For example, we recently worked with a large technology company that used this approach in its spin-off. The board, originally consisting of twelve members, was temporarily expanded to twenty in the six months prior to the spin-off.

Of the eight new members who were added, some were recruited with an eye to the spin-off board and some to replace parent company directors who would leave to join the new board. At the time of separation, six of the new recruits and two of the parent company directors went to the new company, leaving two of the new recruits and ten original directors on the parent company board.

For entirely new directors who ultimately join the board of the new company, temporary expansion of the existing board provides valuable experience prior to the split.

Among other things, they are able to:

  • Familiarize themselves with the new company’s business, industry, competition, customers, suppliers, strategy, capital structure, and anticipated shareholder base as well as any other material third-party relationships
  • Get to know the management team that will run the new company and begin to develop relationships with each of them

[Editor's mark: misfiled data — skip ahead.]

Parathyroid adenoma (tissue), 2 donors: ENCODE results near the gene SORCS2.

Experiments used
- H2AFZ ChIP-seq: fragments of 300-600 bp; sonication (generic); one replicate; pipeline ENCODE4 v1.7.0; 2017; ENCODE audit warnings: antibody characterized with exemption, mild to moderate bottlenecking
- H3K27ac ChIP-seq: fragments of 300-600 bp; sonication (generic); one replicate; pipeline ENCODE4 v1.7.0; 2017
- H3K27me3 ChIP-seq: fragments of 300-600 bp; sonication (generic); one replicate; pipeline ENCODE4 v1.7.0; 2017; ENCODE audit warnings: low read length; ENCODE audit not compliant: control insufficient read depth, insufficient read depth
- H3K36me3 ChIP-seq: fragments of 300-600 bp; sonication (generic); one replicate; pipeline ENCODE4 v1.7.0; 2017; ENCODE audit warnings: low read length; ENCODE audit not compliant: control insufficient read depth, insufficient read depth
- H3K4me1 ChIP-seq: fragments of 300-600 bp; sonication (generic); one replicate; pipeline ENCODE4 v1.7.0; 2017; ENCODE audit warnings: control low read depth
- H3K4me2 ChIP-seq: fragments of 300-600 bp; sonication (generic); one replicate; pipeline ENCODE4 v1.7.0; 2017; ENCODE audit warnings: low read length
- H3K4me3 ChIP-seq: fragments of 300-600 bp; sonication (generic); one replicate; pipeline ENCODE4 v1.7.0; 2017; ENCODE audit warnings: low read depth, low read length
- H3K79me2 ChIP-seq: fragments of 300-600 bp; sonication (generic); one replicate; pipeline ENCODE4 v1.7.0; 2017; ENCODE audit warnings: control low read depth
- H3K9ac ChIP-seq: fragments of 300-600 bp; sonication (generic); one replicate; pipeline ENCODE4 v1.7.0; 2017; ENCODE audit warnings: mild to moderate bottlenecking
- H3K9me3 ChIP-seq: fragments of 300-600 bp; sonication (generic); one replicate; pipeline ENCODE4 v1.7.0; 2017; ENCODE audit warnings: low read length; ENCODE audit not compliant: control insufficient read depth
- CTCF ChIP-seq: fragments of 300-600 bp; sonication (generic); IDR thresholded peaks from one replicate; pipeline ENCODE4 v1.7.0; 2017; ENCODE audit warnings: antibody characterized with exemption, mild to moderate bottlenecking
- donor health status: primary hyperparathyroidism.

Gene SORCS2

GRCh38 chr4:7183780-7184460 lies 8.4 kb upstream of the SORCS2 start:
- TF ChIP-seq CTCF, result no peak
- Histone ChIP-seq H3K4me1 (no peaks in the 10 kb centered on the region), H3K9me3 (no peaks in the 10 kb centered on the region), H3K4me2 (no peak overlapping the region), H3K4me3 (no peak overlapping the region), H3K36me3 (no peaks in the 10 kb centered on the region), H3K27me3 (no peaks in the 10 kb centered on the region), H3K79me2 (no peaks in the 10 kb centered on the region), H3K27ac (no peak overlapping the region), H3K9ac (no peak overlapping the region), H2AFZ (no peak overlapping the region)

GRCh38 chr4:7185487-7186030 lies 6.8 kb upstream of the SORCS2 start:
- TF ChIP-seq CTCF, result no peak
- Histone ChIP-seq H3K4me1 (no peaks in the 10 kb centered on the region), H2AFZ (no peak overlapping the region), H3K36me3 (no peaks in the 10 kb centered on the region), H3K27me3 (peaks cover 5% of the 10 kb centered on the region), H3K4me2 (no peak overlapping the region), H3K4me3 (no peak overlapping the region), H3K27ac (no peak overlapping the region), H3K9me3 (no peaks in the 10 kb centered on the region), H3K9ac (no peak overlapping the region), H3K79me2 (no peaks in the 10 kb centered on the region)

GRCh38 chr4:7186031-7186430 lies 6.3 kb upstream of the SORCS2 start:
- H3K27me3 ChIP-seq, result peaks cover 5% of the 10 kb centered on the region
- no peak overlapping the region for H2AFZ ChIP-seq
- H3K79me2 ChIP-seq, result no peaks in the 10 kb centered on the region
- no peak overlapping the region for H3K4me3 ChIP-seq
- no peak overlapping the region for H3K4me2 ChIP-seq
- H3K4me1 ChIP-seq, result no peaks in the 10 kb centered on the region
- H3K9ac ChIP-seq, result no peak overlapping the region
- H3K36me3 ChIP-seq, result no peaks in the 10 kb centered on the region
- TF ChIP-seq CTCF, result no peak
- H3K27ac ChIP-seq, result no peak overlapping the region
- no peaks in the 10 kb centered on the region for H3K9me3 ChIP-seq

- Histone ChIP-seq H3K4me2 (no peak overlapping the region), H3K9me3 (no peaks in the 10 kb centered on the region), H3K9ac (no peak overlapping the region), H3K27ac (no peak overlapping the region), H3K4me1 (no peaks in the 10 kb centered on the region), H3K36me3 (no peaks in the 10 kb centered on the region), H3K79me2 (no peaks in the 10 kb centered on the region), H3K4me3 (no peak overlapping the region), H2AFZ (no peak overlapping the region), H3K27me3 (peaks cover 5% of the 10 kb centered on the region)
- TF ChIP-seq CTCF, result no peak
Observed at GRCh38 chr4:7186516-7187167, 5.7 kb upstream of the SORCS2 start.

• Assist with decisions on related party transactions, assets, debt, and other costs between the separated companies
  • Develop a clear understanding of the relationship and arrangements between the two companies (potential service agreements, tax-sharing arrangements, and transfer costs) as soon as possible so that they may act accordingly and with urgency after the separation
  • Acquire a thorough understanding of the new company’s governance structure, documents, and processes as well as any unusual aspects of state corporate law to which it will be subject
  • Begin to develop working relationships with their peers, including parent company directors who will be joining the new board, bringing valuable experience and institutional memory